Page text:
abstract = "Recent studies have demonstrated that neuronal activity triggers transient increases in the cytosolic [Na+]PsC and [K+]PsC concentrations at the perisynaptic cradle (PsC). These microdomains strongly correlate with several crucial homeostatic pathways including K+ uptake by astrocytes and neuronal metabolic support. The aim of this poster is to present using mathematical modelling, a new hypothesis whereby microdomain formation is a direct result of fixed negatively charged ions associated with the dipole heads of membrane phospholipids. Specifically, we hypothesize that these negatively charged lipids result in deep potential wells near the dipole heads restricting the flow of cations in thin astrocyte processes to “hopping” between wells (well hopping) as they transverse the process. Results show that for very thin astrocyte processes, with a large surface to volume ratio, cation retention in wells dominates over conventional electrochemical diffusion (see Figure below). Essentially this low conductance pathway semi-isolates the PsC from the astrocytic soma allowing microdomains to form at the PsC. This has implications for K+ clearance as [K+]PsC microdomain acts as a “local store” for K+ to be returned to the ECS after neuronal excitation, thus preventing K+ undershoot . In particular, this could explain the slow decay rate of Na+ following a glutamate uptake through EAAT1/2. The formation of microdomains may have a pathological potential as alterations to the local intra- and extracellular homeostatic environment impairs neurotransmitters clearance from the synaptic cleft, therefore promoting network hyper-excitability.",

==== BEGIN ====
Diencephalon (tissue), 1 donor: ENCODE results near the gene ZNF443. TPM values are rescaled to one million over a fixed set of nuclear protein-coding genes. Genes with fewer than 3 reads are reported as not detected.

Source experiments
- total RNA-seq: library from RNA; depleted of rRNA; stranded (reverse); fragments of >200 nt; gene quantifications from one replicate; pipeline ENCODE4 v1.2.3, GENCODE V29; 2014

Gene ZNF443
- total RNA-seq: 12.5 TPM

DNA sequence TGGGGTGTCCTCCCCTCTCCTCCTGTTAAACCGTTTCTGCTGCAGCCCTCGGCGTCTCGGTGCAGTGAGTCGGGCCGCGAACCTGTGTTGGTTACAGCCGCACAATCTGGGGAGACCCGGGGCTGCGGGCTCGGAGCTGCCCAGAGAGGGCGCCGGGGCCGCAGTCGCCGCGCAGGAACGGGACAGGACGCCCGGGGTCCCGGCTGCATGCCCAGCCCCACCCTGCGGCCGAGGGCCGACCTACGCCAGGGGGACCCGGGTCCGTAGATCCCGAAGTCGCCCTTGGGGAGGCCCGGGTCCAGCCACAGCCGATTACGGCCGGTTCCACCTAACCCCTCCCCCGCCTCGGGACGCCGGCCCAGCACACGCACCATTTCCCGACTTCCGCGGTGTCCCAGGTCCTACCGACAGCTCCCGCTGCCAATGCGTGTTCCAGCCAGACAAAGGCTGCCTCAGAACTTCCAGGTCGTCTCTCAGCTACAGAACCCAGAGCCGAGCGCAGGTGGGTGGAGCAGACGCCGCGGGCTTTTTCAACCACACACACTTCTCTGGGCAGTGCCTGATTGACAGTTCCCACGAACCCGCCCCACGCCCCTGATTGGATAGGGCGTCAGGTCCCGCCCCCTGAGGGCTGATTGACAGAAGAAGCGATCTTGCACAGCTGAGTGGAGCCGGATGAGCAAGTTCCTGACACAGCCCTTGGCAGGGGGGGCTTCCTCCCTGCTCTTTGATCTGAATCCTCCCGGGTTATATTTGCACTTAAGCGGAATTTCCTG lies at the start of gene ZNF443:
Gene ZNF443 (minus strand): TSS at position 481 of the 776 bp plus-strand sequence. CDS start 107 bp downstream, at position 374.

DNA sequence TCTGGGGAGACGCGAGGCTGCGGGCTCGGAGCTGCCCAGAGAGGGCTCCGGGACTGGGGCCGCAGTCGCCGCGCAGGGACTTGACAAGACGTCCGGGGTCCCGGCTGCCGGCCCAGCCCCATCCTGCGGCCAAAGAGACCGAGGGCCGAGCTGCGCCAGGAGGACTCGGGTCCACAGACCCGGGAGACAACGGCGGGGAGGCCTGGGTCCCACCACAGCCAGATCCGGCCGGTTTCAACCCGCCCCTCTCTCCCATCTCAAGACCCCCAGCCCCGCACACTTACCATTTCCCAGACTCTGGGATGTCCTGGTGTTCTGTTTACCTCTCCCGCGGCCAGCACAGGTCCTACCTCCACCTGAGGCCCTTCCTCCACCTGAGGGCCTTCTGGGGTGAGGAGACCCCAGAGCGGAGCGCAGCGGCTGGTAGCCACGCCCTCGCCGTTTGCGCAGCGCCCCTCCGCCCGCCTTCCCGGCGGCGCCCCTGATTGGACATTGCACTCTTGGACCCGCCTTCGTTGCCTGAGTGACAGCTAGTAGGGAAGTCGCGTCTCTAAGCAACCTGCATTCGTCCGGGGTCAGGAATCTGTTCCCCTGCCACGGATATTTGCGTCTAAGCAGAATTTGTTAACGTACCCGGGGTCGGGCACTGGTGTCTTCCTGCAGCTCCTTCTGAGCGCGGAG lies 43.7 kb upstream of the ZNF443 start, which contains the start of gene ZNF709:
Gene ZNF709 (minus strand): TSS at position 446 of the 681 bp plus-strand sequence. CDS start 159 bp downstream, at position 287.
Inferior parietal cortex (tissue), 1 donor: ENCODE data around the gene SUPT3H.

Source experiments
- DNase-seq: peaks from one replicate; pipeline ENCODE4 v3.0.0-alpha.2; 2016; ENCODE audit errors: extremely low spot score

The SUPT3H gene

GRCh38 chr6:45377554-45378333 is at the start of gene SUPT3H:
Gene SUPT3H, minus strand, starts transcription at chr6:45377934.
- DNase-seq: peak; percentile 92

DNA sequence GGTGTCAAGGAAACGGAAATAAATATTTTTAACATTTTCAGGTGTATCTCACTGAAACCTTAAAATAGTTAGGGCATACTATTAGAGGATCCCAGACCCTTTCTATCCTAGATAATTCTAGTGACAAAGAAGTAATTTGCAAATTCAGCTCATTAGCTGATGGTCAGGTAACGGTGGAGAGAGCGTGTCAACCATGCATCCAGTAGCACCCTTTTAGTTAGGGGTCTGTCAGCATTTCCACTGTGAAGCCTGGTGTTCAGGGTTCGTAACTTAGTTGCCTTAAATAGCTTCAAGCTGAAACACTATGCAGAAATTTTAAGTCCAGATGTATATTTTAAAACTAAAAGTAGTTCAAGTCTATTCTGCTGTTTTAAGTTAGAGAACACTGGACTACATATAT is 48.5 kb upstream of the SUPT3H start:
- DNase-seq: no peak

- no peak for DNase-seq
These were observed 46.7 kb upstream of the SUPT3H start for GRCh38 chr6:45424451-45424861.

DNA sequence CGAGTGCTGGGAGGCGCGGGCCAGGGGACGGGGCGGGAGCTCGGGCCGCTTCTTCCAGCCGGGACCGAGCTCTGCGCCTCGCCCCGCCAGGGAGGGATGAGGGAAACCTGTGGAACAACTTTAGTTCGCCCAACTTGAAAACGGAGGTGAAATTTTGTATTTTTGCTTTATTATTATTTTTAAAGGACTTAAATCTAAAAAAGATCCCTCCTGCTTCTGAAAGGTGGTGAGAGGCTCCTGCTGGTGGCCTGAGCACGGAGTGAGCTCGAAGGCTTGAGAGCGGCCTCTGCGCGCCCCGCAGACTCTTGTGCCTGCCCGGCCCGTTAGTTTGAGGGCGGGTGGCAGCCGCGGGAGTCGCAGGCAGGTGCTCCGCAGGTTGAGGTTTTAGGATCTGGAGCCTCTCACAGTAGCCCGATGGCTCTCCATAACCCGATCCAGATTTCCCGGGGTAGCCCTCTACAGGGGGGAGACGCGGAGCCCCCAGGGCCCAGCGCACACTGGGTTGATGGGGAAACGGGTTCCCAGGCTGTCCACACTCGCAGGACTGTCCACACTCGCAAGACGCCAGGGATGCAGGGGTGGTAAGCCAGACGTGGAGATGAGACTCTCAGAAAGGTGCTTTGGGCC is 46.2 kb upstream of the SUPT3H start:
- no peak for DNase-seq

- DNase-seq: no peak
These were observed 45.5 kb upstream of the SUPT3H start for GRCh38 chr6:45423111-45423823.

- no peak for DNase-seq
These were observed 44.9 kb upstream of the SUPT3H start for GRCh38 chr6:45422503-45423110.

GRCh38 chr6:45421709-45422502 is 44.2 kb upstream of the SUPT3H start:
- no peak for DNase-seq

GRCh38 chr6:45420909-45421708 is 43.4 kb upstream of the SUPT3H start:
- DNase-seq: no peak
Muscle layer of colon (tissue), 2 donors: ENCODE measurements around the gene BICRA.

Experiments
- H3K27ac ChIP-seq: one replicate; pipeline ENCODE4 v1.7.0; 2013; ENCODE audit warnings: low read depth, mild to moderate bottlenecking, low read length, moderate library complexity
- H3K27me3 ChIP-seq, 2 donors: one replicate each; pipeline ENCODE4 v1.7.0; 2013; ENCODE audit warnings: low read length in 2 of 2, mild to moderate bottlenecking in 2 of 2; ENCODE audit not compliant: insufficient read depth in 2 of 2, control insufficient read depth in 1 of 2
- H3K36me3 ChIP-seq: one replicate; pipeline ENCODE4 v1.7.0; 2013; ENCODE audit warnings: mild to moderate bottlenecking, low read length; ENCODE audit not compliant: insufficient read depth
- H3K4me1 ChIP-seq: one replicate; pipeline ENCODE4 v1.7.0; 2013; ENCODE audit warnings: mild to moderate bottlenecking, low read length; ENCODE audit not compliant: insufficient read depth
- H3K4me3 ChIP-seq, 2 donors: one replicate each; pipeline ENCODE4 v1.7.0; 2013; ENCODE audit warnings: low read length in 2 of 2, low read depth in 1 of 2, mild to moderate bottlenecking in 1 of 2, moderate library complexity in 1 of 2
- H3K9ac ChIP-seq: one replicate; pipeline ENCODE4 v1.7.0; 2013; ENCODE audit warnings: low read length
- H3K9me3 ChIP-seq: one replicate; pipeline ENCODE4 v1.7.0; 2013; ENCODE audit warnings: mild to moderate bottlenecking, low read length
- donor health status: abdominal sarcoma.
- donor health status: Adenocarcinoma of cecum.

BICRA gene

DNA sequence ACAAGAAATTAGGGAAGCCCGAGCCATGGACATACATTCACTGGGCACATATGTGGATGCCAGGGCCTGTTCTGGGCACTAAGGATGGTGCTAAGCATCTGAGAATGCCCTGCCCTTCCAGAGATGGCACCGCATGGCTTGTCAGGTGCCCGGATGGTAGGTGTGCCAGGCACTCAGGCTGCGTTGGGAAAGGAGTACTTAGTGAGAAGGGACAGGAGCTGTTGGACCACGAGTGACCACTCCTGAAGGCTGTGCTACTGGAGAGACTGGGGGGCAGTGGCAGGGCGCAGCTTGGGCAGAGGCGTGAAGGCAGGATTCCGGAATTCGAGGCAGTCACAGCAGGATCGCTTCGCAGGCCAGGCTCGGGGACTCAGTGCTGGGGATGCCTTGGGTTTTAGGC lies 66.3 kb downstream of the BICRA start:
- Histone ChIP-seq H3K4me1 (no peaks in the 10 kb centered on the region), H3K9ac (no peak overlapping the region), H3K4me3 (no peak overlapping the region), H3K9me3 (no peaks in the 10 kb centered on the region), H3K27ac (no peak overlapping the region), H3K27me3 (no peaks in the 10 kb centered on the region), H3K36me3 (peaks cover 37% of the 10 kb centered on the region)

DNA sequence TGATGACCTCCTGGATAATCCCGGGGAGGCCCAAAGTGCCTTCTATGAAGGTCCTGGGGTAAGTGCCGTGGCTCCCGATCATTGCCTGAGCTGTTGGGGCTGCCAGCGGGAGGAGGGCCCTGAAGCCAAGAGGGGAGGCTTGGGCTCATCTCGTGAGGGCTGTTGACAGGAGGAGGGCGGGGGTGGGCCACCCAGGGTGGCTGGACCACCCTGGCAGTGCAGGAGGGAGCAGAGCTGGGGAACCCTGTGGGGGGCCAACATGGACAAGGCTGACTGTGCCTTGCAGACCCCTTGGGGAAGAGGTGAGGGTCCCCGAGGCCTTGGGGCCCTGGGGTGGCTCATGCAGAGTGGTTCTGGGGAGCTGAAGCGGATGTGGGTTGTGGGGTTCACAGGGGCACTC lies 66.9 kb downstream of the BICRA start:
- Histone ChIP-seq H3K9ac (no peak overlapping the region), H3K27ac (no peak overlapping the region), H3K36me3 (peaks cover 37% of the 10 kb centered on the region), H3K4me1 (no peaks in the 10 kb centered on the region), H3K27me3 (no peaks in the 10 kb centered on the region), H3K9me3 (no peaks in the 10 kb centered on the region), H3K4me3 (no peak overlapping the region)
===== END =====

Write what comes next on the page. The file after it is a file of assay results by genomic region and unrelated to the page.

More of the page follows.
author = "John Wade and Kevin Breslin and LJ McDaid and Bronac Flanagan and Jim Harkin and KongFatt Wong-Lin and Alexei Verkhratsky and Steve Hall and {Van Zalinge}, Harm",